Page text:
St Endellion Festival

The Collegiate Church of St Endellion

The Collegiate Church of St Endellion (Photo credit: Wikipedia)

Mark Padmore was a guest on my radio show last year. One of the questions I asked was “when was he going to sing Gerontius ?”. I learned that he had already sung it and was going to be singing it at the Easter St Endellion Festival. (Mark is the director of the Summer Festival). This was the excuse I needed to persuade my wife that a week in Cornwall was just what was required at Easter.

The Easter Festival is celebrating its 40th anniversary this year. St Endellion is a village a couple of miles from the sea on the north Cornwall coast, about 5 miles from Rock and Padstow (as the crow flies – but longer by road). Everything happens in the church which has a mixture of styles – mainly 15th Century in the Perpendicular style. The director of the Easter Festival is Fran Hickox, the widow of the much lamented Richard Hickox, who was the major driving force behind both Festivals.

The music is varied. Chamber music, early music, choral evensong on Easter Sunday, a song recital (by Padmore), a jazz evening, and then to finish the Festival two performances of Gerontius and one of Beethoven’s 9th Symphony – along with the Tallis Fantasy and a Brandenburg concerto.  Serious large scale music requiring a lot of organization and commitment. The musicians are a mixture of professionals and amateurs.

A number of elements make Festivals like St Endellion so successful. The initial spark is caused by one or two talented musicians wanting to have a Festival, and inviting their friends to come along, engendering a combination of serious music making and fun. Welcoming locals who throw themselves into helping organize, and most importantly attend, the events. The opportunity for amateurs to perform with professionals, and the chance to mix with some “stars”. The commune-like spirit amongst the wider group of performers. At St Endellion the organizers have acquired a farmhouse and out building where everyone can stay. An attractive location where everyone is pleased to be – despite the cold, the sun has shone and the countryside and sea have looked radiant.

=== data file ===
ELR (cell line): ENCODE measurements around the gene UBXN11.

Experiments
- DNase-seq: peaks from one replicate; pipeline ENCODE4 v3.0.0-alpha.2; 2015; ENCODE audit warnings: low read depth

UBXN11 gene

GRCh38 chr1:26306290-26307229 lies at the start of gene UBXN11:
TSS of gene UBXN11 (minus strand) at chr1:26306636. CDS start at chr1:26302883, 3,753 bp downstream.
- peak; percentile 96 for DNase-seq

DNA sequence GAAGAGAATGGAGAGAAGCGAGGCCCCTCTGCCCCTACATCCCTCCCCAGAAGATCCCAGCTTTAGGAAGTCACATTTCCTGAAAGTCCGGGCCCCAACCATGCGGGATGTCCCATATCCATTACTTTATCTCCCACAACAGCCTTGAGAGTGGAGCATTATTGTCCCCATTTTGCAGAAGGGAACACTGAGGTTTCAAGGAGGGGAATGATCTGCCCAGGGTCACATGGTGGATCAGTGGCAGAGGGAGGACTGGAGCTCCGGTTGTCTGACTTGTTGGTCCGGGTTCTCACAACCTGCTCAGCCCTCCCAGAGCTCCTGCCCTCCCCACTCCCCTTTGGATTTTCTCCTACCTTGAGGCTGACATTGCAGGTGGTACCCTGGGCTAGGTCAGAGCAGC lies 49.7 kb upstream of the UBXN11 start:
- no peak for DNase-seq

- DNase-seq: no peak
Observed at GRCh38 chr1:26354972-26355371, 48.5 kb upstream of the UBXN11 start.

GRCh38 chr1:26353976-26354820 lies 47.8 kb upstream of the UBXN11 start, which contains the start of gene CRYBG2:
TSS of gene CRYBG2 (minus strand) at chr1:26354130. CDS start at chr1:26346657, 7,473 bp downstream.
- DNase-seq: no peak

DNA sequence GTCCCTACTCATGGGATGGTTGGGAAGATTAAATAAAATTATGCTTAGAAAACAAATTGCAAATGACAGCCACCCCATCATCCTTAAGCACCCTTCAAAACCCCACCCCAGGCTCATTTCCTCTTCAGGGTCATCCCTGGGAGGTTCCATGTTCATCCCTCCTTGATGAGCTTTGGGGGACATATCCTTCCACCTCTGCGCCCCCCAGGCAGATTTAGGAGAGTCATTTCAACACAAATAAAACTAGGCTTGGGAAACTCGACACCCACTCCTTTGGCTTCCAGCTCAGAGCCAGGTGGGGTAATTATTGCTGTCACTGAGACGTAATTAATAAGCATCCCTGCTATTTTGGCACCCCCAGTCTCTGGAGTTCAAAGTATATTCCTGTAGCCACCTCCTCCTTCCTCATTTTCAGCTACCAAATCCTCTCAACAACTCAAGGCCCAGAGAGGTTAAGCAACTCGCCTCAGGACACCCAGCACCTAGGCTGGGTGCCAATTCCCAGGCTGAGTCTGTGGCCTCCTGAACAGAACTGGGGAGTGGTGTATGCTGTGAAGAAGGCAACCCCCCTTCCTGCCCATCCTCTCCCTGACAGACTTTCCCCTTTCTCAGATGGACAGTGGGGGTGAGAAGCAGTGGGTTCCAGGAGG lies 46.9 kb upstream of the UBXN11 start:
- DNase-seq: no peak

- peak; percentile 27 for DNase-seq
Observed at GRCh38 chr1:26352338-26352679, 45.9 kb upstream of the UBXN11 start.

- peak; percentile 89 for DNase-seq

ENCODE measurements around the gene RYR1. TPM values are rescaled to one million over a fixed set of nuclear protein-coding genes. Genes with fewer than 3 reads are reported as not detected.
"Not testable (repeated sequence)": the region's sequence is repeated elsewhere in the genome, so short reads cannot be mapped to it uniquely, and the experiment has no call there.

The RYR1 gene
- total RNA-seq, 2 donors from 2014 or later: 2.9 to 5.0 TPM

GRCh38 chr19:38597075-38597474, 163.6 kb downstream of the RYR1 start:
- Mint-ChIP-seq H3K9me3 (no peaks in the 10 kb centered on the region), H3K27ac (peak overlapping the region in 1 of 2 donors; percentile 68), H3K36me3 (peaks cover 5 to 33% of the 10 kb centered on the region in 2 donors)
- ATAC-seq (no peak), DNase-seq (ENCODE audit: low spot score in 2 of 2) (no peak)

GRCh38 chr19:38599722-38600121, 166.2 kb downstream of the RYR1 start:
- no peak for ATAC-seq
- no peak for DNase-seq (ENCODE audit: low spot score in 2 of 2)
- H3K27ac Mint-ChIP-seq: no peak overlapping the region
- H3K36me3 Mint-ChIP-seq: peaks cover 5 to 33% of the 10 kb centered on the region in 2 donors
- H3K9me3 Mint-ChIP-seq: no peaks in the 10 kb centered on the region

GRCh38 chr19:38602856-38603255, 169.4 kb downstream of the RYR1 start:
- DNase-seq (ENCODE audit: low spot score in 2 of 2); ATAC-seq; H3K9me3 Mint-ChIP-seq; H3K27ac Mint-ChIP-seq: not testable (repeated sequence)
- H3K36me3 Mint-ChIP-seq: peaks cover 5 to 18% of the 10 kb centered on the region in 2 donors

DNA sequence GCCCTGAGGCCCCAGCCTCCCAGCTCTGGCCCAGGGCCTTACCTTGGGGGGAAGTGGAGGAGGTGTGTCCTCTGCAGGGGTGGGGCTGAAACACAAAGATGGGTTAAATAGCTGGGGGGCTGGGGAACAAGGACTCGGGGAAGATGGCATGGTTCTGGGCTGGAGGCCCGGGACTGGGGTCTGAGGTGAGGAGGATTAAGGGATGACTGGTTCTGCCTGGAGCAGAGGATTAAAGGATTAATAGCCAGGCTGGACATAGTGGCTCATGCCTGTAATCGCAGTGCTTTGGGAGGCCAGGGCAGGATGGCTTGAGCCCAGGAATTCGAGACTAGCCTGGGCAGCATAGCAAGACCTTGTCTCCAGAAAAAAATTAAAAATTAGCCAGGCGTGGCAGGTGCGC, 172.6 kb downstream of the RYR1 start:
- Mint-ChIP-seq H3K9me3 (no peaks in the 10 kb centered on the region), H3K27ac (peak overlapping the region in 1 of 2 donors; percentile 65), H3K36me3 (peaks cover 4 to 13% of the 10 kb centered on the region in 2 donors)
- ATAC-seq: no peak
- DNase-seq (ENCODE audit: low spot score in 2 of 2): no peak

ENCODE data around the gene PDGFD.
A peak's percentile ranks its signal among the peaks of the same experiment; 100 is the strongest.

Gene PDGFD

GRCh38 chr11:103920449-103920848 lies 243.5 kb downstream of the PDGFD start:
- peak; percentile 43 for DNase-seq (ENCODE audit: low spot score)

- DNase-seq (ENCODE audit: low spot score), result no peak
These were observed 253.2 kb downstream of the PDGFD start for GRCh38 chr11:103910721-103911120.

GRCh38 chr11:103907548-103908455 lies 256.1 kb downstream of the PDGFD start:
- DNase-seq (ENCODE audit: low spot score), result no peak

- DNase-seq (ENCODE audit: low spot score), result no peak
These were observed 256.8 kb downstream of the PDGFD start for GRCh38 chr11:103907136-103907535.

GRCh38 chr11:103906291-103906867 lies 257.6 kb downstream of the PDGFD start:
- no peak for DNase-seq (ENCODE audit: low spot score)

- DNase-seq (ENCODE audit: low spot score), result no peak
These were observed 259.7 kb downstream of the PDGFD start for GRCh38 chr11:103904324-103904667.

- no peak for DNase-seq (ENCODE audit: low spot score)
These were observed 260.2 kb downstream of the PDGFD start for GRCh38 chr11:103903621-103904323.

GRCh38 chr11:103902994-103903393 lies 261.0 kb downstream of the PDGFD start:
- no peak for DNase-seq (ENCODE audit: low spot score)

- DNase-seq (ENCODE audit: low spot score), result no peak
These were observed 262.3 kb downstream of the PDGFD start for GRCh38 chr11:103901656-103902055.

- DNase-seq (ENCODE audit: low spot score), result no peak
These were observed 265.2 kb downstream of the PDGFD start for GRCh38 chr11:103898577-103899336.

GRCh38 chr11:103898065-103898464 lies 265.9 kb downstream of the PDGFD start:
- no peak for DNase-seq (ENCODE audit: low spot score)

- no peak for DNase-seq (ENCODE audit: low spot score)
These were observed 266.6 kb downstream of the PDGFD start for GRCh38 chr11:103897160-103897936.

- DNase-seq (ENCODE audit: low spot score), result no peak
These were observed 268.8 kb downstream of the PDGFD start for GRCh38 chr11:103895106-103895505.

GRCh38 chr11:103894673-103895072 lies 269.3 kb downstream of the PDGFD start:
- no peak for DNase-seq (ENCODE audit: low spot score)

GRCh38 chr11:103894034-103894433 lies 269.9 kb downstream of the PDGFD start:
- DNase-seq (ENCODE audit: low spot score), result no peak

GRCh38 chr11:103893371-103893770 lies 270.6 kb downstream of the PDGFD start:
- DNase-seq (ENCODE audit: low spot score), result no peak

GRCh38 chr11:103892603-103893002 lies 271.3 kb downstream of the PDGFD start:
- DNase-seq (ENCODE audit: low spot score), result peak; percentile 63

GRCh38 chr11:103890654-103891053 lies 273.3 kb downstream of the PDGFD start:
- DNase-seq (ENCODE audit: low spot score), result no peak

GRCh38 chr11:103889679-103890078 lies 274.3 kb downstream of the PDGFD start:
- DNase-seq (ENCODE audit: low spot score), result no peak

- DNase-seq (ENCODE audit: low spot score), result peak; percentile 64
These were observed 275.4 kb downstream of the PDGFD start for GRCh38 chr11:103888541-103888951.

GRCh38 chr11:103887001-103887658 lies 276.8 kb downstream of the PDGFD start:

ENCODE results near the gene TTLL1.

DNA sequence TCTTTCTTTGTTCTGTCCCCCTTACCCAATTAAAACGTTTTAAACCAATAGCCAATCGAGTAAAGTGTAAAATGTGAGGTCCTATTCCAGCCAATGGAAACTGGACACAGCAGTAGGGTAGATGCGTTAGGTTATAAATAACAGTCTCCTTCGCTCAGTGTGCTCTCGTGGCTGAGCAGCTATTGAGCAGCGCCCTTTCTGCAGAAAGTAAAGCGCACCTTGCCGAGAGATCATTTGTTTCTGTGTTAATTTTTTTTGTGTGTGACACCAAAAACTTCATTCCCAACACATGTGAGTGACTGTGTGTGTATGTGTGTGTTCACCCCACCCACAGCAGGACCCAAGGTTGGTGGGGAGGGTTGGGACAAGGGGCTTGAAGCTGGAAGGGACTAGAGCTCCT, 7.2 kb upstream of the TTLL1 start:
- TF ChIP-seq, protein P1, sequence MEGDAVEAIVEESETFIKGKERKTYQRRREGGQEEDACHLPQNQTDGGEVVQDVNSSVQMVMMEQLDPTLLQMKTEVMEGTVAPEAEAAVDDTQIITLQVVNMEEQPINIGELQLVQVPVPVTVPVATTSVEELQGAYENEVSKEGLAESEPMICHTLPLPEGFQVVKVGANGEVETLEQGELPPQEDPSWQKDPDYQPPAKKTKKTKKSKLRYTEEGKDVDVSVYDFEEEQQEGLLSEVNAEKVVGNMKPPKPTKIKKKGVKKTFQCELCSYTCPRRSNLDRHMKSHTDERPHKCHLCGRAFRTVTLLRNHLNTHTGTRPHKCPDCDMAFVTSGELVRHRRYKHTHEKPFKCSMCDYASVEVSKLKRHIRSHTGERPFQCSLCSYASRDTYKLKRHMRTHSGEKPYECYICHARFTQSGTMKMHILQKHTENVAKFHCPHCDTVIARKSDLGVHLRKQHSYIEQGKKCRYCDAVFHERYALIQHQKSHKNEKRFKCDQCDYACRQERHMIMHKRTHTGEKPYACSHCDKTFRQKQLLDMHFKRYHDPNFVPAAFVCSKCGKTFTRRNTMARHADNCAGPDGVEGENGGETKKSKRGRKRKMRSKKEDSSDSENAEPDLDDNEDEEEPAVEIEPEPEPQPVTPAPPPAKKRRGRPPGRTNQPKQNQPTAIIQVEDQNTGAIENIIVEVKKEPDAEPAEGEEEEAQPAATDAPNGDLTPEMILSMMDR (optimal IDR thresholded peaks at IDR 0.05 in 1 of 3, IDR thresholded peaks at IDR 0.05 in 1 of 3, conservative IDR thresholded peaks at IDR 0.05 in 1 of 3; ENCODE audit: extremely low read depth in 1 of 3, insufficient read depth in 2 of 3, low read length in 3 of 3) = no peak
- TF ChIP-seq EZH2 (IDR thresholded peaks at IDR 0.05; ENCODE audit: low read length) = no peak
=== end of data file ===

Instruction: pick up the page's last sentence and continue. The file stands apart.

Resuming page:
What of the music ? The Festival opened with the eponymous Endellion Quartet playing Beethoven’s early Bb Quartet, Britten’s 3 Divertimenti, and the Schubert Quintet. Great music in a wonderful setting, to a full house. Choral evensong was as lovely as one would expect. Padmore (accompanied by Mark Wigglesworth) produced typically thoughtful, intense performances of Schumann’s Liederkreis and Janacek’s Diary of One Who Disappeared. This was the first time I had heard the Janacek live, and it gains immeasurably from a live performance. Gerontius live always knocks me for six, and it did it again despite very crowded conditions, and a couple of the soloists clearly fighting the lurgy that has been so common.

Based on the quality of the music making and the enthusiasm of the audiences I can see the Festival easily achieving its 50th anniversary – and more.